Just over half of Connecticut College's students receive financial aid, with the average aid award amounting to approximately $40,000. The majority of aid awarded comes in the form of scholarships and grants that will not require repayment. Possible sources of this "gift aid" include federal grants, state grants, Connecticut College scholarships and financial assistance from the Indian Education Bureau.
Connecticut College scholarships are awarded based upon demonstrated financial need, and many are funded by donor gifts and endowments. In these cases, the individual donor may set additional criteria for the scholarship. Among the most generous of available awards is the Jane Bresedon Scholarship Program, open to residents of New London and covering up to one-half of the student's tuition. Other possible grant awards include the Lois Taylor '32 Scholarship and the Cornel West Scholarship, both of which are awarded to students from underrepresented backgrounds who have demonstrated academic excellence and/or a commitment to issues of diversity and democracy.
Many students decide to work through college to help offset expenses, and Connecticut College offers enterprising undergraduates three types of employment for financing their time in school: federal work study, federal community service work and non-work study campus jobs. At Connecticut College, student job openings are commonly found in dining services, theatre services or the admissions office.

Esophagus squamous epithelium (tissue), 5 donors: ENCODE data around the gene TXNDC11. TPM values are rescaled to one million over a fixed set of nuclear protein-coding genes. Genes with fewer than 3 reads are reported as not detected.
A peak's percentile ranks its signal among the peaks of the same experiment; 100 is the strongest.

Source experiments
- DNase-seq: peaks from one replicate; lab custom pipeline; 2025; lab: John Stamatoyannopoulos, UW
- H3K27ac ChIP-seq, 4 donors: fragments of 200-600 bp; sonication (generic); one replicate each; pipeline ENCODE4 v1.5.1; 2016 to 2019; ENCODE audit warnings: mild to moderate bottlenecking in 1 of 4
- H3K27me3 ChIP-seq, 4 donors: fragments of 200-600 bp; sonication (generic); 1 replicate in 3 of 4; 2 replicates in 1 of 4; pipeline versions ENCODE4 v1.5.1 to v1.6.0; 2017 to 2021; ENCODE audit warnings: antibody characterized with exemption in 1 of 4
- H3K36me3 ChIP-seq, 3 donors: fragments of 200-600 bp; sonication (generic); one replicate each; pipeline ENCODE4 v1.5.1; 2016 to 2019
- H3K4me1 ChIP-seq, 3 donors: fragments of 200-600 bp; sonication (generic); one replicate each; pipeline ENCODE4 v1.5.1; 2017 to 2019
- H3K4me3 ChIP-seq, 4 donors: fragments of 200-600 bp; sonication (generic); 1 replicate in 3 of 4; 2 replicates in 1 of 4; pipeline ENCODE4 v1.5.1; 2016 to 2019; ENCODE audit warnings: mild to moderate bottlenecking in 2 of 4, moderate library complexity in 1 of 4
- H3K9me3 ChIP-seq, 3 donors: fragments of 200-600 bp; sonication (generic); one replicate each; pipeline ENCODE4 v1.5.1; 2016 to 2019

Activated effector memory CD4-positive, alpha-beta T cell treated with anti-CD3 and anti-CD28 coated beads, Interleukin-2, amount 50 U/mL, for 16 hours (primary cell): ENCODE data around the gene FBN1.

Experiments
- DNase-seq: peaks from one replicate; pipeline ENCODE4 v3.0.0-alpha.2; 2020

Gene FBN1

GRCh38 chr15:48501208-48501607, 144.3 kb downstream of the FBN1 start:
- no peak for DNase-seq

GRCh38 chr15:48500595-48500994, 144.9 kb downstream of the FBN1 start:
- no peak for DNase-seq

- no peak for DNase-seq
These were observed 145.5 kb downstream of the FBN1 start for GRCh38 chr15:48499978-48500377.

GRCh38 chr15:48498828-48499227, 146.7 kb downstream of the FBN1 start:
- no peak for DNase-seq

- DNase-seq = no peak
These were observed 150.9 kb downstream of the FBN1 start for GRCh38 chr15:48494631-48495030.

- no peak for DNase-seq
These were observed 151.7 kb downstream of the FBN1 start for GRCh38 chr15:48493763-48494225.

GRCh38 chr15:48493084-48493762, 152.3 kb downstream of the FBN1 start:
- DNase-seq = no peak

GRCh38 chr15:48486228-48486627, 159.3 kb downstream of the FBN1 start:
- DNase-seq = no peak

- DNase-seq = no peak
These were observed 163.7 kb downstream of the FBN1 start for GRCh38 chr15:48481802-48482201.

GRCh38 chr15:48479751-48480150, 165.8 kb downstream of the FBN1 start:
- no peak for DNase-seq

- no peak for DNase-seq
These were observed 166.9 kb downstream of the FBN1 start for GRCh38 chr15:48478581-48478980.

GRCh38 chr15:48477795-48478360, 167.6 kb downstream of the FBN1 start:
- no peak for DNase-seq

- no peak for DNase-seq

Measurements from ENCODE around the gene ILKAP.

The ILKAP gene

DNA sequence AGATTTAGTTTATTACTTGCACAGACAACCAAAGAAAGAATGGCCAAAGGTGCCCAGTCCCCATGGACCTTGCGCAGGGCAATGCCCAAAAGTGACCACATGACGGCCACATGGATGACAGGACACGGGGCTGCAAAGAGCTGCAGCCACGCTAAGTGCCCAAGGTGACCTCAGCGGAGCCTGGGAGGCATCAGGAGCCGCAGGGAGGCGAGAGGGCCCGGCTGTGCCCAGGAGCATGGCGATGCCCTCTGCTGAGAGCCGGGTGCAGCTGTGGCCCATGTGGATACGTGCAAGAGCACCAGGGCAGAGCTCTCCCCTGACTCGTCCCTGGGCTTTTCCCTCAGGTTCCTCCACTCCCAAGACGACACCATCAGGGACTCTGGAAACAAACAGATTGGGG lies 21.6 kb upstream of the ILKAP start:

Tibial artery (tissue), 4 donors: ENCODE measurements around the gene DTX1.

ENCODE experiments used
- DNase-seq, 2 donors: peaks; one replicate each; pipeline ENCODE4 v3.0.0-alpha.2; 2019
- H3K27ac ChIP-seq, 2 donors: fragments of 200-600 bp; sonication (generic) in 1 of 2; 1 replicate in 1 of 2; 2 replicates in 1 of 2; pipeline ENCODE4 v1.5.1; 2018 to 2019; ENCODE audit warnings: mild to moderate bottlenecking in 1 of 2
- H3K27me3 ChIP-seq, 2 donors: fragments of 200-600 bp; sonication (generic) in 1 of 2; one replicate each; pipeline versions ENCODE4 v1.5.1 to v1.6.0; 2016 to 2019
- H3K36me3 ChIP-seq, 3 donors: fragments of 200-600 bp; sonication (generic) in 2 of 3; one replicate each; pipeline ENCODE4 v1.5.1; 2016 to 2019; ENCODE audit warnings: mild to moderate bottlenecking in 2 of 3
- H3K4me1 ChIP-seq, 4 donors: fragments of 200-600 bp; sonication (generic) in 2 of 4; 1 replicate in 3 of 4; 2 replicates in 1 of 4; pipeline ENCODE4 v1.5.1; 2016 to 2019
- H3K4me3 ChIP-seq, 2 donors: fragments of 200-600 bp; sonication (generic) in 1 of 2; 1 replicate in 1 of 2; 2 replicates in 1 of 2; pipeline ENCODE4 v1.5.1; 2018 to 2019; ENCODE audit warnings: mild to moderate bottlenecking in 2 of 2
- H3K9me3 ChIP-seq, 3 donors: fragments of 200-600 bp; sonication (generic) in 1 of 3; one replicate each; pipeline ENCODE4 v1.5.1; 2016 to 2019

A parent's job may also pay off for a Connecticut College education, as the school is a member of the Tuition Exchange Program, a consortium of nearly 700 participating colleges and universities. Through this program, a student whose parent or guardian is an employee at one of these schools can apply for a scholarship if admitted to any one of the other member institutions. For the 2016-2017 academic year, the value of the scholarship is $34,000.
In addition to the above opportunities, eligible students may also choose to apply for federal student loans to help fund their Connecticut College educations.

International Studies Degree Programs at Connecticut College